18 October 2019
Humans are storytelling animals. We tell stories to make sense of the world and our place in it. Stories connect us to the past, to great causes beyond ourselves, and they offer glimpses of the future. “They have mobilized individuals and groups into action across the span of human history and contributed to reshaping the world”, explains Martin Puchner, Professor of English and Comparative Literature at Harvard University and author of ‘The Written World, the power of stories to shape people, history, civilization’.
“While reading Professor Puchner’s book about how the power of stories has changed the course of history in the past, I realised that we are lacking new stories at the exact moment when we need them most,'' recalls Gloria Benedikt, Science and Art Project leader at IIASA.
Today, our world is faced with new challenges, from global warming to the fourth industrial revolution, that require action on a global scale. Many of the universe’s mysteries, which have been communicated through stories for most of history, have been unraveled by science. Now there is need for new kinds of science-based stories, combining the two powerful tools we possess: storytelling and knowledge.
“So we started to think about what kind of stories could help us through the current evolutionary bottleneck and propel us into a sustainable future”, explains Benedikt.
This question was investigated during a pilot project at IIASA this spring, when two playwrights took scientific papers as a starting point to create theater plays. One tackled the interconnection of resource depletion and demographic development, the other biodiversity loss. “Through this process we established guidelines for writers who are interested in creating science based stories. To scale up the creation of more stories, providing a framework is important”, explains Benedikt.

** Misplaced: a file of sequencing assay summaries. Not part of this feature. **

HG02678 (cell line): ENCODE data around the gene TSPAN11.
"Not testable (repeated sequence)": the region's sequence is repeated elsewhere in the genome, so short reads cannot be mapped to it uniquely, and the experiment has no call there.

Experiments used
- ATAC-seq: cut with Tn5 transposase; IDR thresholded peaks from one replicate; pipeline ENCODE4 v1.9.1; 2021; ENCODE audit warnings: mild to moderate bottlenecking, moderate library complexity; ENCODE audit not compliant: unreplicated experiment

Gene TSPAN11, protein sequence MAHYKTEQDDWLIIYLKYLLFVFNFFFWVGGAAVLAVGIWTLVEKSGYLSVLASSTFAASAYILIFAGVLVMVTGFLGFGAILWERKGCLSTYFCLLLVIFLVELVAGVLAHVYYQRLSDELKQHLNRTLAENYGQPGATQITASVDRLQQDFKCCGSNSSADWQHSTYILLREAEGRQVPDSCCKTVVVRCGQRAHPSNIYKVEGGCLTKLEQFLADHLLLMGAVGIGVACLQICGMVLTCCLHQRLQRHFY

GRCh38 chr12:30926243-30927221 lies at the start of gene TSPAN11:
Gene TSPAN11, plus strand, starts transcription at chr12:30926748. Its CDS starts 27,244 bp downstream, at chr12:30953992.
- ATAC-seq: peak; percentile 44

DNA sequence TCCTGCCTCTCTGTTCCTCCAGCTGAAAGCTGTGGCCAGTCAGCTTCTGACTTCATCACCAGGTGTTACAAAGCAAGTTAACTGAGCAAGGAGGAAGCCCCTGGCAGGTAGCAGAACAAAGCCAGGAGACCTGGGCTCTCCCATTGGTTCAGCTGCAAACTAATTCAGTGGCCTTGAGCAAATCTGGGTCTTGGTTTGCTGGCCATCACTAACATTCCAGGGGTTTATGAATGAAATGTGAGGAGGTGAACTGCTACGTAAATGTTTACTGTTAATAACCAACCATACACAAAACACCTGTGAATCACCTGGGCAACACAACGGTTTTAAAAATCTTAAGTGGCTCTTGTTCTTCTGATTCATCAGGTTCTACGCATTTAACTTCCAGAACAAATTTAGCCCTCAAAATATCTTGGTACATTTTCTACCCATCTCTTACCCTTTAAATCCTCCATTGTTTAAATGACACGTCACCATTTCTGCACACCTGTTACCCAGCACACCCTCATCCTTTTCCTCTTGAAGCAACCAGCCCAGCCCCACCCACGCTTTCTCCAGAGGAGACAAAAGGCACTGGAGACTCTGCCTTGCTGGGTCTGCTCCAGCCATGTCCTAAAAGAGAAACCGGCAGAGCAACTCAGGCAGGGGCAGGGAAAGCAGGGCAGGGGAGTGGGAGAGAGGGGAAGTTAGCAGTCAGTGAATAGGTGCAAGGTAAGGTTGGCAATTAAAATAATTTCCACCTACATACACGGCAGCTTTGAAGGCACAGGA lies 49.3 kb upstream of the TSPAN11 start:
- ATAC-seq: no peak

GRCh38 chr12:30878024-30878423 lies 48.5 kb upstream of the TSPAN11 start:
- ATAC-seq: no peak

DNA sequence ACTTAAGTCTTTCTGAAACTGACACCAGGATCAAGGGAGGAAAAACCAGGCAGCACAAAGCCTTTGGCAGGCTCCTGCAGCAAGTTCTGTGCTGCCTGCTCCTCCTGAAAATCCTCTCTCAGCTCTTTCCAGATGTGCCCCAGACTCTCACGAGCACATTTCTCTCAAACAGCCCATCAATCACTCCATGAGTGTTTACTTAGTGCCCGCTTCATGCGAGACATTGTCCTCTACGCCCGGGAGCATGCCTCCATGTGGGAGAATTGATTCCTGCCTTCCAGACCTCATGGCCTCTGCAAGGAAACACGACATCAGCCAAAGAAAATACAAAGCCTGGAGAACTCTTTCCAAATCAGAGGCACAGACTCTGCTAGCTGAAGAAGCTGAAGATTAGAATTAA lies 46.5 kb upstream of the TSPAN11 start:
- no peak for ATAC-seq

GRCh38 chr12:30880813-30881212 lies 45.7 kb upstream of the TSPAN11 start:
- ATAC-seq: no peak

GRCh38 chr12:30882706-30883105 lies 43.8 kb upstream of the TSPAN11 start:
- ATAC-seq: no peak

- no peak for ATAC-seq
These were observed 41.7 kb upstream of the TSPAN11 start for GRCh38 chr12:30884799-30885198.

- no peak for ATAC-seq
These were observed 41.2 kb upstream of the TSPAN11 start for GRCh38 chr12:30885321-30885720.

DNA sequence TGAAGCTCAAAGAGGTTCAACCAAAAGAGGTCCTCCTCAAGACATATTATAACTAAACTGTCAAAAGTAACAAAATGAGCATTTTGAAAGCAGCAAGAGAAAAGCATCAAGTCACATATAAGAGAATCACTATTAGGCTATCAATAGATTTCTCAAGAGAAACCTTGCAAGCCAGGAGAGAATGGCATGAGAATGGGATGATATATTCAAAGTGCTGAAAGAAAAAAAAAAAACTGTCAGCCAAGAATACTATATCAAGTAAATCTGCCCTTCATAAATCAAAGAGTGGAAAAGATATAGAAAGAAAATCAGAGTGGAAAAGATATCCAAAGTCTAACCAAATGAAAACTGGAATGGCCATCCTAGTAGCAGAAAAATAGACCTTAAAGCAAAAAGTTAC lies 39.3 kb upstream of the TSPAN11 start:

The goal is not to impose a single story, but to be an incubator of diverse kinds of storytelling. “The result of the internet revolution,” says Puchner, “is that barriers of access have dropped; today, everyone can become an author.”
The initiative hopes to encourage, aggregate, and channel that democratic storytelling energy. In its first phase, the Stories for the Future initiative will thus provide a platform to collect and publish new stories.
The power of stories to shape history is part of the greatest of all stories: the evolution of life on earth. Life records and processes information through DNA, which relies on random gene mutations observed over millions of years. But the emergence of language has allowed one species, homo sapiens, to develop an additional way of recording and processing information: cultural transmission. Cultural transmission does not rely on random gene mutations, but on the deliberate transmission of knowledge encoded in stories from one generation to the next. Culturally transmitted information has been so powerful that in a few hundred thousand years – an evolutionary blink of an eye – it allowed homo sapiens to take dominion over the earth.
Last edited: 21 October 2019
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